Seventh Sunday of the Year
Last week Jesus contradicted a culture that values the rich and powerful. Jesus turns our thinking upside down. Today’s gospel is connected to that of last week. The realisation that Jesus’ teaching can turn our thinking upside down and is diametrically opposed to conventional cultural values should guide us in how we read contemporary news, and about world events, and respond. Everything is the opposite of what our culture claims! Pax Christi Australia will have completed (February 19) a conference on the theme <Where does Australia’s Security Lie?> in a world where 1.4 million people die each year due to violence and 2 billion live in countries mired in fragility and destructive conflict.
In September 2021, Australia joined the USA and the UK in a pact where everything is seen through the security lens especially in relation to China. We see defence alliances and greater spending on weapons to make us feel secure. All leads to greater threats, greater spending on weaponry, and less a sense of sorority and fraternity. Our security lay in more pacts, alliances, and weapons rather than making connections through painstaking diplomacy. Jesus’ instructions hardly need comment. His words should cause many who claim to be his followers to blush especially when much in our economic system and way of life is driven by fear to leading to great weapon purchases, and an economic system that victimises the poorest among us, while enriching a tiny minority beyond belief. We are being called to question the realism and practicality of mainstream politicians and religious leaders who would ridicule anyone adopting Jesus’ approach. Jesus is calling us to find our security in other places. His call to ‘love your enemies.’ (Luke 6:27) are powerful, countercultural, and revolutionary. We are asked to focus more on relationships and the world that can be created. Hence, Jesus call to love our enemies. We heard how David rejected the opportunity to kill Saul out of respect for God who anointed him as king, but Jesus goes further in calling us to ‘Do good to your enemies.’ Pope Francis in Fratelli tutti (para. 217) points to the hard work of building peace. He reminds us that life, for all its confrontations, is the art of encounter (para. 215) which ‘involves transcending difference and divisions. No one is useless and no one is expendable.’ He continues (para. 216) that to ‘speak of a “culture of encounter” means that we…. should be passionate about meeting others, seeking points of contact, building bridges, planning a project that includes everyone.’ This is followed by his reminder that building peace calls for hard work and craftsmanship (para. 217). It calls for a ‘patient effort to seek truth and justice, to honour the memory of victims and to open the way, step by step, to a shared hope stronger than the desire for vengeance’ (para. 226).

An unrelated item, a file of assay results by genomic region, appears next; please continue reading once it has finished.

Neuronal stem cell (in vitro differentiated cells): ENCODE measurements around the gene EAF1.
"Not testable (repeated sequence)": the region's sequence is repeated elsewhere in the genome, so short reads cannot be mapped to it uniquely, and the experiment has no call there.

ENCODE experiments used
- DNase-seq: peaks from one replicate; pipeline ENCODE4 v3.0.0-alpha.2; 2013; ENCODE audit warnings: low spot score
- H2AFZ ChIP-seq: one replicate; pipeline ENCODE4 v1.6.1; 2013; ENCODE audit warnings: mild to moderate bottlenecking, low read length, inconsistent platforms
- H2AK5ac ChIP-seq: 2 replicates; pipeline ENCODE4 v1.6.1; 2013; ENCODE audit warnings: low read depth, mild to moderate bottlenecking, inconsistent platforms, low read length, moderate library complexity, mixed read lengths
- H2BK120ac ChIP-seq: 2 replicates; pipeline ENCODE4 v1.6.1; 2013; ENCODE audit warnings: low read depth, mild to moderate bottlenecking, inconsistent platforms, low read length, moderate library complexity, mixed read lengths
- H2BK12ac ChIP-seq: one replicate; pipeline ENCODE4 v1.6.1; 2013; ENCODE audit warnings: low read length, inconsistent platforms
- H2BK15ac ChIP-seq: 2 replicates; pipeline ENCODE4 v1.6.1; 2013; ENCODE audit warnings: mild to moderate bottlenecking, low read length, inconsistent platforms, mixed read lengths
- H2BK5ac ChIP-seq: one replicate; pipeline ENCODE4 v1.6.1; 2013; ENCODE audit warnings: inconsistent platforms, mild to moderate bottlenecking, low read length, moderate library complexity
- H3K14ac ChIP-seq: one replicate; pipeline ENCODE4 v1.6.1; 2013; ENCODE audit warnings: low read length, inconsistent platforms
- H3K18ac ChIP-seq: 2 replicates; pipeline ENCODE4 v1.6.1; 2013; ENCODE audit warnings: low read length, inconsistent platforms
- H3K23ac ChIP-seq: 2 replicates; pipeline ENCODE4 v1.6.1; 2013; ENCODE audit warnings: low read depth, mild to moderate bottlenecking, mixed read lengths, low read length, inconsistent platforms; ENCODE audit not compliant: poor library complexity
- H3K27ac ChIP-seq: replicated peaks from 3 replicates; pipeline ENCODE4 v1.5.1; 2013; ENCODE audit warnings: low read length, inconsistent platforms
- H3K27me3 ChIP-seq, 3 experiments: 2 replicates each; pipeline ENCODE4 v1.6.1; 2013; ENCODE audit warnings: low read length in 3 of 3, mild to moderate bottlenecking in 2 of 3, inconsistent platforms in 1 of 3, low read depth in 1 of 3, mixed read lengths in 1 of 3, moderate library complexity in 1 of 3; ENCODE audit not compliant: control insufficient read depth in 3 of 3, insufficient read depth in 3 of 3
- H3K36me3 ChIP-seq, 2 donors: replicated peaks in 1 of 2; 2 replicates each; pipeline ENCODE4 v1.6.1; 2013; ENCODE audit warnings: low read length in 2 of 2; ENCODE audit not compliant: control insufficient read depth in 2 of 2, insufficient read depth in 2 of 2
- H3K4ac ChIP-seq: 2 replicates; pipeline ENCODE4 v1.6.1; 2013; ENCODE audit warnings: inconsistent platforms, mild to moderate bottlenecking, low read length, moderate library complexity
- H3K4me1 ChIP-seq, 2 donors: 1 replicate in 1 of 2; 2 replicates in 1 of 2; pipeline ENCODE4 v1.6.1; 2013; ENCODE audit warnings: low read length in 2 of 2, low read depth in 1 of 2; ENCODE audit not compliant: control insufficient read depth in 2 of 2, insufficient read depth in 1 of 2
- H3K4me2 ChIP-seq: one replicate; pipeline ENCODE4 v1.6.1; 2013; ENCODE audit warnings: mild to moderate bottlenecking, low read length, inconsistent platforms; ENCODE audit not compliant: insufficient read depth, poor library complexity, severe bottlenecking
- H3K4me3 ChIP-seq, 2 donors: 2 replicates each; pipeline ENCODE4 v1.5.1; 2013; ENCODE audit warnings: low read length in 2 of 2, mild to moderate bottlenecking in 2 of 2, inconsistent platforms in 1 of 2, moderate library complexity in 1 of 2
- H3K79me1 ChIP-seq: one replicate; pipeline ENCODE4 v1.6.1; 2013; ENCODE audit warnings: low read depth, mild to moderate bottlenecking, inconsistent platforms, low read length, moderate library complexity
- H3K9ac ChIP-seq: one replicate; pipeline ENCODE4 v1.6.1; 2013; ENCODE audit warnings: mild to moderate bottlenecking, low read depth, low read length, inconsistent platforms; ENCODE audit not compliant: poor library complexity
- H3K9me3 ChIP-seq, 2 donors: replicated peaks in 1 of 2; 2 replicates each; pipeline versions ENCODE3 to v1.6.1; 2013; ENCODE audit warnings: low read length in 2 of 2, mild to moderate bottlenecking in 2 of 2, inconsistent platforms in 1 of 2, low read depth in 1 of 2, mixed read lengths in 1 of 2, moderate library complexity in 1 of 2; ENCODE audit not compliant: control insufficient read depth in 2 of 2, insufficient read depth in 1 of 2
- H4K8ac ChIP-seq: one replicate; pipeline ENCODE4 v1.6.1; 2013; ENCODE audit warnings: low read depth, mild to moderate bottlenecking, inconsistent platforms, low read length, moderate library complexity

Unfortunately, the words ‘love your enemy’ have often been weaponised. We might question the right to tell hurting people to love their enemies. We must question their meaning to people at the pointy end of sanctions, guns, violence or even bombs; or, people oppressed and abused by entrenched power structures? Jesus words have been used to silence the victimised so that others will not be discomforted or inconvenienced by their stories. People have been encouraged to be silent about their pain whether it was related to physical, psychological or physical abuse, or the intergenerational pain caused by colonialism. Vulnerable people have been encouraged to remain in abusive environments and relationships. The message given, is ‘Don’t work for justice. Don’t try to change society. Just forgive and not try to change anything.’ Jesus’s way of loving resistance has also been met with resistance and doubling-down of hatred. People have been killed in the midst of loving their enemies. Jesus outlines a form of nonviolent resistance where we can assert our dignity as well as remind the oppressor of his humanity which is also behind the teaching of Pope Francis. More and more, we seem to live in a climate of sarcasm and insults, provocative language, offensiveness and bullying, violence and hatred. We have seen much of this in recently vis-à-vis Russian and China. We need to reflect on our contribution to this climate. The gospel shows us a way, albeit unnatural, through a different ethic – an ethic of love and forgiveness, love for perceived enemies and a refusal to judge. Do we go with God’s vision or choose another way?